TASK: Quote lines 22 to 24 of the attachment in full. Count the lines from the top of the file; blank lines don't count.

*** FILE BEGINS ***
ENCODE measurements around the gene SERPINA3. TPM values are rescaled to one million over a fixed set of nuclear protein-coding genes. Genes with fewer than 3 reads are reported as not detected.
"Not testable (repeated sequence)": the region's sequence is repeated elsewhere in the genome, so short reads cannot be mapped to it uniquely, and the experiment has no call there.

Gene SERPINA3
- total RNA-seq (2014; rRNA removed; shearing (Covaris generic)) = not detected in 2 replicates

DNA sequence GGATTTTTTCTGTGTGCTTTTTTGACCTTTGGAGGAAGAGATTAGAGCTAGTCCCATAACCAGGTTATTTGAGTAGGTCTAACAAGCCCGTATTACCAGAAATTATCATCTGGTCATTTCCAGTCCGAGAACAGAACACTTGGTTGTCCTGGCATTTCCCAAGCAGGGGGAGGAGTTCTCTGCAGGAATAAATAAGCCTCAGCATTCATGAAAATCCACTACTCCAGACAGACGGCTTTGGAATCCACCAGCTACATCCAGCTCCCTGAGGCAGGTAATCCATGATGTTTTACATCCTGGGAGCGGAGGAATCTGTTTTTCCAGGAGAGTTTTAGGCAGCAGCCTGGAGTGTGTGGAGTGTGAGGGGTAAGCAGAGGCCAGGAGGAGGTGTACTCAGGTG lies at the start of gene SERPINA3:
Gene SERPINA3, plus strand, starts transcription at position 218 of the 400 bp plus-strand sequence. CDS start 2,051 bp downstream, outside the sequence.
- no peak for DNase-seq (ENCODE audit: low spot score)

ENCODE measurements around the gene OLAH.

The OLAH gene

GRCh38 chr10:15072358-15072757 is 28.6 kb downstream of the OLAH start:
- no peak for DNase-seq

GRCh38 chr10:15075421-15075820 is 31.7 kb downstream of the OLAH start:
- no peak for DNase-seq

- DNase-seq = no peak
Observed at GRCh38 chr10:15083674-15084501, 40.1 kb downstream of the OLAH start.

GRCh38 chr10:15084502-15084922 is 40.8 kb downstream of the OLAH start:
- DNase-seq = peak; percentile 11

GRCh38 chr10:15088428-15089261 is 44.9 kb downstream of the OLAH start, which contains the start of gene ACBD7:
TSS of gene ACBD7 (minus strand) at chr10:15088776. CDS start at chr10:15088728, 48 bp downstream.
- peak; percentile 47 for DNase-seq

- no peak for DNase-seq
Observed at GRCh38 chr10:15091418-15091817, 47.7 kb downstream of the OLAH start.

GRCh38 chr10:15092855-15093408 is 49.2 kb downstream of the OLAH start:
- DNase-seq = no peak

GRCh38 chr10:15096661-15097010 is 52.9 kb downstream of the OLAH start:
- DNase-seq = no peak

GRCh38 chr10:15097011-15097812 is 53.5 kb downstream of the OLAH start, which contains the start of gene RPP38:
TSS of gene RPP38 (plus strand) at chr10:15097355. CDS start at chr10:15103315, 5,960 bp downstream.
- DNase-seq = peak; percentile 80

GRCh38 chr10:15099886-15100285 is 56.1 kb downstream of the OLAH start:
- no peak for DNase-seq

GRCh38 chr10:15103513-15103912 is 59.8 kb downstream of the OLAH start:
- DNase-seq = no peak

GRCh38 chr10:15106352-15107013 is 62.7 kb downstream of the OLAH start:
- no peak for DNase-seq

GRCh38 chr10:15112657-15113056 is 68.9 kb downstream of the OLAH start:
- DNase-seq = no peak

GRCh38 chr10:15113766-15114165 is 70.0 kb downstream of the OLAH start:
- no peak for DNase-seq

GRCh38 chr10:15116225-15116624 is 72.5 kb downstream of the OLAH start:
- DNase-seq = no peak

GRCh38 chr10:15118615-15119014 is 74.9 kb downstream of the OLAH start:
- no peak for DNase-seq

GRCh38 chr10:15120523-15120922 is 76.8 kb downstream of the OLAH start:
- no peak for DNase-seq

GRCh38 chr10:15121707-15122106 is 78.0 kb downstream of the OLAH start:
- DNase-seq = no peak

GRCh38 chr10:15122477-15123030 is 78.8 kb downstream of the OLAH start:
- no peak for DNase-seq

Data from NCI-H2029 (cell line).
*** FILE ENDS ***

Observed at GRCh38 chr10:15091418-15091817, 47.7 kb downstream of the OLAH start.

GRCh38 chr10:15092855-15093408 is 49.2 kb downstream of the OLAH start:
- DNase-seq = no peak